Probably by the time I met her, you know what happens when you you know, you go into your thirties and you grow up and suddenly you aren't that young princess anymore. You're maturing, you know? And I think she was beginning to find her reason for being, if you know what I mean. She was beginning to really work for her charities and get involved in lots of different causes and have a meaning to all this.
Sam McKnight met Princess Diana in 1990 at a photoshoot for Vogue. He was the magazine's hairstylist. She was well, she was getting her portrait taken. It was a pretty normal day for both of them. And by all accounts, they had a blast working together. It wasn't quite an audition for Sam, but if it had been, he passed with flying colors. The photoshoot was the beginning of a lasting and meaningful working relationship. He redefined Diana's look, taking her from that longer, voluminous eighties shoulder grazing hair she was known for to a windswept, business chic pixie cut. This marked a sharp turn in how she presented herself to the world.
Because I think she had found her style in the eighties and this was a new style for the nineties. It was a natural progression, really. I guess when you find something that makes you feel comfortable and that gives you some confidence, doesn't it? And that ,and that confidence is very, very attractive. It's a very sort of dynamic power you have when you feel confident about how you look. That's the power of hair for anyone.
It may seem frivolous to talk about the hair, but in the case of Diana, a woman who lived her life in public and whose appearance was a way of showing up for people, of respecting them, well, it wasn't frivolous.
None of it was frivolous. I mean, there's this kind of concept of it all being this sort of living in palaces, which sounds amazing, but it was hard work being Princess Diana.
And Sam would know, he was there. I'm your host, Aminatou Sow, welcome to episode four When Diana Met...Sam McKnight. On this podcast, we've talked about how certain meetings and Diana's life have been pivotal. In the case of Sam McKnight, it was both pivotal and accidental, as was his start in the hairstyling business back in the 1970s.
I dropped out of college when I was a teenager because I didn't like what I was doing and doing a few odd jobs, and I ended up working for some people who owned a hairdressing salon, so I would help them out and I kind of just really fell into it.
I mean, you make it sound so seamless and easy, but I just, it's a line of work that I just find very fascinating because it's both very intimate and technical. Who were your very early notable clients?
Oh, God. I remember when I was a very junior in a salon I worked in in London called Molton Brown, we would have Bianca Jagger and Alana Hamilton, who I think was married to Rod Stewart. Anyway, we would have those kind of Studio 54 icons come in the salon but I was a kid. I was really intimidated. That's how I got into doing fashion shows as well, because I was an assistant, a junior hairdresser, and I was sent to do a fashion show because the main hairdresser fell ill. But this was days when there would be nine models in a fashion show, and it lasted 10 minutes, 20 minutes. It wasn't a big thing like it is now, but it was a really good time and place to learn thrown in at the deep end.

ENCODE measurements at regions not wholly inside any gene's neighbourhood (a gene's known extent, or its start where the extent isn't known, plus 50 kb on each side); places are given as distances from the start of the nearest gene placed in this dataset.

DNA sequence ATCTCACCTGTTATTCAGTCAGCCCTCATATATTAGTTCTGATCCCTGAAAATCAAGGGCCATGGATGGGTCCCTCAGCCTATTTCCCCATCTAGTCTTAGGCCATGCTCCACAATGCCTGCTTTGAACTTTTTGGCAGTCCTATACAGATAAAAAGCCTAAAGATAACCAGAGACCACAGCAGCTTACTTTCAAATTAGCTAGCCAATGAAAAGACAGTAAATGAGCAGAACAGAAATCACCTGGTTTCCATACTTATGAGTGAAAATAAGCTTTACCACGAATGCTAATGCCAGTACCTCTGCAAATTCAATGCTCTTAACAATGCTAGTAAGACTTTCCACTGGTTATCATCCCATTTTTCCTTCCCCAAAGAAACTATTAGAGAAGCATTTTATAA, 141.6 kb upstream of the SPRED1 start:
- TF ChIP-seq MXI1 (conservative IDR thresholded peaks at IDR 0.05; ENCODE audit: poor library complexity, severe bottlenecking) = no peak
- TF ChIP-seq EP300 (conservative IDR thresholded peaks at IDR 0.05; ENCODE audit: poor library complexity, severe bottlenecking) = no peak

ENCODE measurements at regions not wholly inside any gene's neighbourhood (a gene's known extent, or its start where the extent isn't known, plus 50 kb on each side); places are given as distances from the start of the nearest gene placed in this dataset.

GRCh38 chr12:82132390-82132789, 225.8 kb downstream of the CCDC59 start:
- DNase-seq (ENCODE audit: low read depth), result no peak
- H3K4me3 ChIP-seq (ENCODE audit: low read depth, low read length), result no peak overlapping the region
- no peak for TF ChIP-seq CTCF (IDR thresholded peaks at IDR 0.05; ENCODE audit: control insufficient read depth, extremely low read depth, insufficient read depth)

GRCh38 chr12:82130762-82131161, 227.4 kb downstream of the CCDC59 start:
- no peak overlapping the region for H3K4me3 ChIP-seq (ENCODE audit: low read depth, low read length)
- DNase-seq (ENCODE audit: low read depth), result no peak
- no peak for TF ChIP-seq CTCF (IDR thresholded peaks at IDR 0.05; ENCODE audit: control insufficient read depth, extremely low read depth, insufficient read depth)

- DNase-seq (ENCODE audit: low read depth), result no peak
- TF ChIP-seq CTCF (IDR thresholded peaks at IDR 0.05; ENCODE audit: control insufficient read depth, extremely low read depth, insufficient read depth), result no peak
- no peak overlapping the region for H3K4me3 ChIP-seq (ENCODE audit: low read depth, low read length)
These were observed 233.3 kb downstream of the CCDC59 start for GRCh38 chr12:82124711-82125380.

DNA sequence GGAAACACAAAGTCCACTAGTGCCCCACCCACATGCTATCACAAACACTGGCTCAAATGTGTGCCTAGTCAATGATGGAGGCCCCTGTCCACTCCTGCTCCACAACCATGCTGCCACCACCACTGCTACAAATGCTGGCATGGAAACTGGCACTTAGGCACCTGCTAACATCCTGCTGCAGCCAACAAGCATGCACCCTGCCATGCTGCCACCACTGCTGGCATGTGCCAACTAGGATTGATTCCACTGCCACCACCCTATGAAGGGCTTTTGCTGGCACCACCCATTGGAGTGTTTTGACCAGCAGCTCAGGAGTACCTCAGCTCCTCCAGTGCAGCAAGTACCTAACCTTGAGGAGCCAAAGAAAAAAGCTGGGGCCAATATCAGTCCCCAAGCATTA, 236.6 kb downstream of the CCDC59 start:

I mean, it does sound like getting thrown into the deep end. I had to help cut someone's bangs the other day and I thought-
Oh, you did? There you go.
I mean, I think it's an insane request to ask of your friends. And also, you know-
I think so, too. I hope you won't do that again.
No, never again. Also, I would never do it on myself. But this was truly an emergency for a friend. It makes me appreciate the technical skill that you do, like this is this is surgery. It's both, it's therapy and surgery at the same time.
It's both rolled into one. Yes.
How do you go from being junior in this salon to meeting Princess Diana?
Well, I was in the salon in the late seventies, and the industry, as we know it now, was really, really in its infancy. So I was doing a lot of photoshoots for magazines, and luckily one of the magazines I started off with early on was Vogue magazine, who had an office around the corner from the salon. I ended up doing a shoot for Vogue, and luckily I must have done something right in my fear because they asked me back and I still to this day, have a healthy relationship with Vogue magazine. And that, sort of ten years later, is how I was introduced to Princess Diana. We were doing a shoot for Vogue magazine, and she happened to be one of the subjects.
When you get invited to do this photoshoot where Princess Diana is the subject. How does that even happen? Did you know she was the subject? Where do you prep? Do, you just show up and it's a secret?